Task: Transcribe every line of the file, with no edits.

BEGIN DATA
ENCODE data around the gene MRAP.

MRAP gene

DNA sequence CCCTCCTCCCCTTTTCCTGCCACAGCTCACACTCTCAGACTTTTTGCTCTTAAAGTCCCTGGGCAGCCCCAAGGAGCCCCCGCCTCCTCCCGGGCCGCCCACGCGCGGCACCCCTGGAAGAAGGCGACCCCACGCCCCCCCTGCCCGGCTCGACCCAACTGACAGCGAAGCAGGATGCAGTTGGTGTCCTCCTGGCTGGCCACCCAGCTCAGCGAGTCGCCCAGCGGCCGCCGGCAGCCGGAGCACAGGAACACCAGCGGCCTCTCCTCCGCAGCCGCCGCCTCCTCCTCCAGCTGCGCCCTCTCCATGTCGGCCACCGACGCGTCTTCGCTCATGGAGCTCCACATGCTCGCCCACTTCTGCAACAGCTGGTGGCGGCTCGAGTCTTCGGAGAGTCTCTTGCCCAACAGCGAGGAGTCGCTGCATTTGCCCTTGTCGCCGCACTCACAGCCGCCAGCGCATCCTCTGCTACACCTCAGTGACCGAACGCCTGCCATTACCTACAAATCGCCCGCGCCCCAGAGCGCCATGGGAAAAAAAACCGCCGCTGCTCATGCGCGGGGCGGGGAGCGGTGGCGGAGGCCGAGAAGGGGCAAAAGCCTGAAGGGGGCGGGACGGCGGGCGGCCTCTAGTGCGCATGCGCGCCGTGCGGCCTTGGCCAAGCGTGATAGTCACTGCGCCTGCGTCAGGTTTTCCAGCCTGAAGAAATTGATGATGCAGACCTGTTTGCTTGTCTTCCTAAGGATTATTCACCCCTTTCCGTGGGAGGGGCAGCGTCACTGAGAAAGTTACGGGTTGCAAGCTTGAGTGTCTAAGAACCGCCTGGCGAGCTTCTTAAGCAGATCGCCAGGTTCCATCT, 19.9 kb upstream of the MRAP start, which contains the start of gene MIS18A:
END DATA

ENCODE data around the gene MRAP.

MRAP gene

DNA sequence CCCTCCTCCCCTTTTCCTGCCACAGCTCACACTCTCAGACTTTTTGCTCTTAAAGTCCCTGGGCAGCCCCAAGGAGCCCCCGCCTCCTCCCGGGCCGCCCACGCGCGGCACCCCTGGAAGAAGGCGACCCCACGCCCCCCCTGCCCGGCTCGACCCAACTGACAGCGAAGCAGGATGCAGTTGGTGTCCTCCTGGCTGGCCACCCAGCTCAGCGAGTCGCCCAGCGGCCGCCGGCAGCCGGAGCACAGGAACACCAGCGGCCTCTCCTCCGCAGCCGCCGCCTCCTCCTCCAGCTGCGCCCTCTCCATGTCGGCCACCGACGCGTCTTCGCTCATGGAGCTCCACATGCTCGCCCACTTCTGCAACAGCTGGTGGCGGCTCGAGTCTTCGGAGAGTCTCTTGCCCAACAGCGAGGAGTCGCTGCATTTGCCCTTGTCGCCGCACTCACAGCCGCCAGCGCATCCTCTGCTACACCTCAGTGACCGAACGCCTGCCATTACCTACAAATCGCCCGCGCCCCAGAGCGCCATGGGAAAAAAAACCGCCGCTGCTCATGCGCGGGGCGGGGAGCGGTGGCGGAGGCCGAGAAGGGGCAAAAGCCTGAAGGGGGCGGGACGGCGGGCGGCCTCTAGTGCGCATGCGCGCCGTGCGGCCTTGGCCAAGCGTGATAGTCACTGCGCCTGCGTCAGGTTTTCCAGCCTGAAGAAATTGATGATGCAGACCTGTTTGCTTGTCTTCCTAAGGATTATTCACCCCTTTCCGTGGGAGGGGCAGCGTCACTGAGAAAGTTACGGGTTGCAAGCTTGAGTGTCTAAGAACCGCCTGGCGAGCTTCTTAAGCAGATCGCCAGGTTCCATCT, 19.9 kb upstream of the MRAP start, which contains the start of gene MIS18A: